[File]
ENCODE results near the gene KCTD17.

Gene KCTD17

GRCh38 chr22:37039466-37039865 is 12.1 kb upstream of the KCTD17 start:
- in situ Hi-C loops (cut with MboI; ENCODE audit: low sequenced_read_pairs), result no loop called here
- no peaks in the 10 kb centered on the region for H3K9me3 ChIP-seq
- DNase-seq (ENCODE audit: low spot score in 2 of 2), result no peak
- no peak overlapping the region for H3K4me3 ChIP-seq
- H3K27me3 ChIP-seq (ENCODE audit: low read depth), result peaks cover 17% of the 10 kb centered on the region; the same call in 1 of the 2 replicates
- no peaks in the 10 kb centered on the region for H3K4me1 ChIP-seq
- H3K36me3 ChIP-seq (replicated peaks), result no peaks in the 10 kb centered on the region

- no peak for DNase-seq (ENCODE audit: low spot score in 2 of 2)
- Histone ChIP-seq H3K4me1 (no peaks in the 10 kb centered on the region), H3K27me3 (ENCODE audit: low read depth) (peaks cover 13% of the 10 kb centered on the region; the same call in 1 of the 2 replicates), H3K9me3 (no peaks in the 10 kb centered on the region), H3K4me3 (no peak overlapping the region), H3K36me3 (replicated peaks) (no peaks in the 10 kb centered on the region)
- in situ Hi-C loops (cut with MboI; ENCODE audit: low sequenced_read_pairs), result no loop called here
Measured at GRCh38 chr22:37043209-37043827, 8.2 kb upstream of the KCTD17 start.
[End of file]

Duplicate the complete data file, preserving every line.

ENCODE results near the gene KCTD17.

Gene KCTD17

GRCh38 chr22:37039466-37039865 is 12.1 kb upstream of the KCTD17 start:
- in situ Hi-C loops (cut with MboI; ENCODE audit: low sequenced_read_pairs), result no loop called here
- no peaks in the 10 kb centered on the region for H3K9me3 ChIP-seq
- DNase-seq (ENCODE audit: low spot score in 2 of 2), result no peak
- no peak overlapping the region for H3K4me3 ChIP-seq
- H3K27me3 ChIP-seq (ENCODE audit: low read depth), result peaks cover 17% of the 10 kb centered on the region; the same call in 1 of the 2 replicates
- no peaks in the 10 kb centered on the region for H3K4me1 ChIP-seq
- H3K36me3 ChIP-seq (replicated peaks), result no peaks in the 10 kb centered on the region

- no peak for DNase-seq (ENCODE audit: low spot score in 2 of 2)
- Histone ChIP-seq H3K4me1 (no peaks in the 10 kb centered on the region), H3K27me3 (ENCODE audit: low read depth) (peaks cover 13% of the 10 kb centered on the region; the same call in 1 of the 2 replicates), H3K9me3 (no peaks in the 10 kb centered on the region), H3K4me3 (no peak overlapping the region), H3K36me3 (replicated peaks) (no peaks in the 10 kb centered on the region)
- in situ Hi-C loops (cut with MboI; ENCODE audit: low sequenced_read_pairs), result no loop called here
Measured at GRCh38 chr22:37043209-37043827, 8.2 kb upstream of the KCTD17 start.